“So let no one judge you in food or in drink, or regarding a festival or a new moon or sabbaths.”
A pitfall that bedevils the child of God is legalism. Verses 16-19 set before us warnings against legalism.
There are two dangers in the Christian life; one is the extreme of the other. We can under-live or over-live the Christian life. If an airplane pilot undershoots the runway or overshoots it, he can die at either end. We do not want to believe anything less than that which is in the Bible. Neither do we want to accept any more than is in the Bible.
The devil tries to push us to either end. Here he attempts to make us overshoot the runway through legalism. Legalism is pseudo-spirituality. Religious types believe that there is something spiritual in asceticism. The idea is the more they deny themselves, the more they impress God. Or, the more miserable they make themselves, the better their place with God. Our passage sets all this in contrast to Christ’s finished work on the cross.
“So let no one judge you”
Note the word “so.” This word sends us back to verse fourteen. Jesus wiped out the ordinances against us on the cross. God abolished Old Testament rituals, restrictions, and regulations on the cross, yet many Christians today hang onto them. They have hangovers from their religious training. They do not realize that Jesus met all the demands of the law on the cross.
When a legalistic person observes a Christian operating on the principle of grace (v.15), he judges him as operating on license. Spiritual bullies use the standard of self to measure others. To defend his position of legalism, he must attack those who act on grace. The bondwoman (law) always persecutes the freewoman (grace; Galatians 4). Legalism constantly criticizes grace (Romans 14:4). The legalist wants to superimpose his system upon the grace believer. He loves to meddle in the affairs of other believers. He tries to run their lives. He sets himself as the criterion of spirituality; the idea is this, “You are not spiritual like me unless you have given up….” However, the principle here is we cannot build our spirituality on someone else’s lack of spirituality or apparent failure to meet our standards.
Legalistic Christians have declared war on Christians who live by the grace principle. It is open season toward biblically oriented believers. People love to pass judgment on believers who live by the finished work of Christ on the cross. It is also a favorite indoor sport of some Christian legalists to reproach those who live by God’s grace. Christians love to judge other believers. Matthew 7 argues against the judgment of others:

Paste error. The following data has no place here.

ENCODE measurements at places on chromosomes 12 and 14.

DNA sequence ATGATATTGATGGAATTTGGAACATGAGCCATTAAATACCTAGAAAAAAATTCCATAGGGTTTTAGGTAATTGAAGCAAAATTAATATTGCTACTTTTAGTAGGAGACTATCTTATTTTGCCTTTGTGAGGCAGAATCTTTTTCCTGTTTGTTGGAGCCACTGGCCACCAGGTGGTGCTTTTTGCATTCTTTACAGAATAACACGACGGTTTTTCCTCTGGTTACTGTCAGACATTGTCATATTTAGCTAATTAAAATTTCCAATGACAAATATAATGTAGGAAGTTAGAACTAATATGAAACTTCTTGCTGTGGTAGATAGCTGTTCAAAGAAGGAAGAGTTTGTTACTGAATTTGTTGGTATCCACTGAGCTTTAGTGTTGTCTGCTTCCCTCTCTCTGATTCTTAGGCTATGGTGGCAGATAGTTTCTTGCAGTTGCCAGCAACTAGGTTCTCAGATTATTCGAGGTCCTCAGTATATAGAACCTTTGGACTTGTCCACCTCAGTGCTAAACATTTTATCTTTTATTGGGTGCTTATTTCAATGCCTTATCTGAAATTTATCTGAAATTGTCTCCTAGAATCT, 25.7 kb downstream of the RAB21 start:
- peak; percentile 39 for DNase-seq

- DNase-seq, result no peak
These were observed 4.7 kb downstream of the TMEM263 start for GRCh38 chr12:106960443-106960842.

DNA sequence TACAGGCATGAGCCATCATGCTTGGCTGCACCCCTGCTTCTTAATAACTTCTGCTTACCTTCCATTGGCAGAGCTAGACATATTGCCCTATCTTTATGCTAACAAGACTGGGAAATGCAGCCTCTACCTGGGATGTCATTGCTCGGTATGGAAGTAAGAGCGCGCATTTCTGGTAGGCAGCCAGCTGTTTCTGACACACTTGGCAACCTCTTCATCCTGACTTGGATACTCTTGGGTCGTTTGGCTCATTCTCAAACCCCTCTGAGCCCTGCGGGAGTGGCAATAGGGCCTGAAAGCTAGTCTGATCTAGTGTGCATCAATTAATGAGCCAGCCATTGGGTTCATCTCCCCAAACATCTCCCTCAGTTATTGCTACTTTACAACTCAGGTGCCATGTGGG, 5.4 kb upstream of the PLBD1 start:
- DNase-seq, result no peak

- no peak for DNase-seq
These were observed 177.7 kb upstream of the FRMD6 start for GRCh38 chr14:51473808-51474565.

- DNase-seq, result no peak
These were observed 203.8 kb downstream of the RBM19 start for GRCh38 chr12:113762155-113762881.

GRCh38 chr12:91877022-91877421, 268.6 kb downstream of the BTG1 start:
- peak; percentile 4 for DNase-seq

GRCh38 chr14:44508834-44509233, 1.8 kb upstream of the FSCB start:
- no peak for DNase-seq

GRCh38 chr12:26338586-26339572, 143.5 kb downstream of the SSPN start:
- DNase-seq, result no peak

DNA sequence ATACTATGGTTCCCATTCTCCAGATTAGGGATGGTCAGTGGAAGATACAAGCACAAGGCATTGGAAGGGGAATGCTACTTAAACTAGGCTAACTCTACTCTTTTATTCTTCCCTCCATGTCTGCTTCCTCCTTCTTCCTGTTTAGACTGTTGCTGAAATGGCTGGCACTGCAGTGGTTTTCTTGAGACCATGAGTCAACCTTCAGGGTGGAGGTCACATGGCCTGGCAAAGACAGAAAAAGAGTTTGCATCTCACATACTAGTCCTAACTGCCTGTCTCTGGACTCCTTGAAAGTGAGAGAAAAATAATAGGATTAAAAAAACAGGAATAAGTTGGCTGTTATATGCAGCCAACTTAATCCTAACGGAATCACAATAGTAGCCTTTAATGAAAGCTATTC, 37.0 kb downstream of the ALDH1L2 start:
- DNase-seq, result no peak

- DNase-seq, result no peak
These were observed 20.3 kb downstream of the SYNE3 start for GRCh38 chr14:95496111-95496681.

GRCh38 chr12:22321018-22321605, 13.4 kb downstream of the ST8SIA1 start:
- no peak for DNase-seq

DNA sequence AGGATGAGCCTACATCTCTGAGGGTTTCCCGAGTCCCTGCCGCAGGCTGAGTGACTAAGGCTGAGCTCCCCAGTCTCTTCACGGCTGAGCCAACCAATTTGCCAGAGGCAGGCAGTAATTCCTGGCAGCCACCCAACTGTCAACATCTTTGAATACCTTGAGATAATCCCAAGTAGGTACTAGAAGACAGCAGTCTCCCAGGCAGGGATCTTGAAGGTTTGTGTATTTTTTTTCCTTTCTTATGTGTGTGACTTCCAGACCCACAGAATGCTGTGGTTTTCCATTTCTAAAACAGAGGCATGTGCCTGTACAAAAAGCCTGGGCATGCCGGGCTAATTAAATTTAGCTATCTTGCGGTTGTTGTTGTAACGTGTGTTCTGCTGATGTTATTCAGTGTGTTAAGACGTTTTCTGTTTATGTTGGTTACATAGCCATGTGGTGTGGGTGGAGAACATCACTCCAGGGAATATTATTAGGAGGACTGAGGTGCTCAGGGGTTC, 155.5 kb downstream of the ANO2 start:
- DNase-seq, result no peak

1 “Judge not, that you be not judged.
2 “For with what judgment you judge, you will be judged; and with the measure you use, it will be measured back to you.
3 “And why do you look at the speck in your brother’s eye, but do not consider the plank in your own eye?
4 ″Or how can you say to your brother, `Let me remove the speck from your eye;’ and look, a plank is in your own eye?
5 “Hypocrite! First remove the plank from your own eye, and then you will see clearly to remove the speck from your brother’s eye.
The Christian who accepts the finished work of Christ should never let legalists judge him.
If we are in the habit of passing judgment on other Christians, we will find ourselves the victims of judgment one day. We tend to give hasty, censorious conclusions about others because we do not know all the factors, only later to find that we were wrong. We prematurely judge others when we do not possess all the facts. If we did obtain all the information, we would withhold judgment or temper our judgment with mercy. But if we judge without knowing the whole situation, we would have done so much damage that we can do nothing to undo it.
Some people seek to build their righteousness on criticism and judgment of those who violate their standards, not God’s.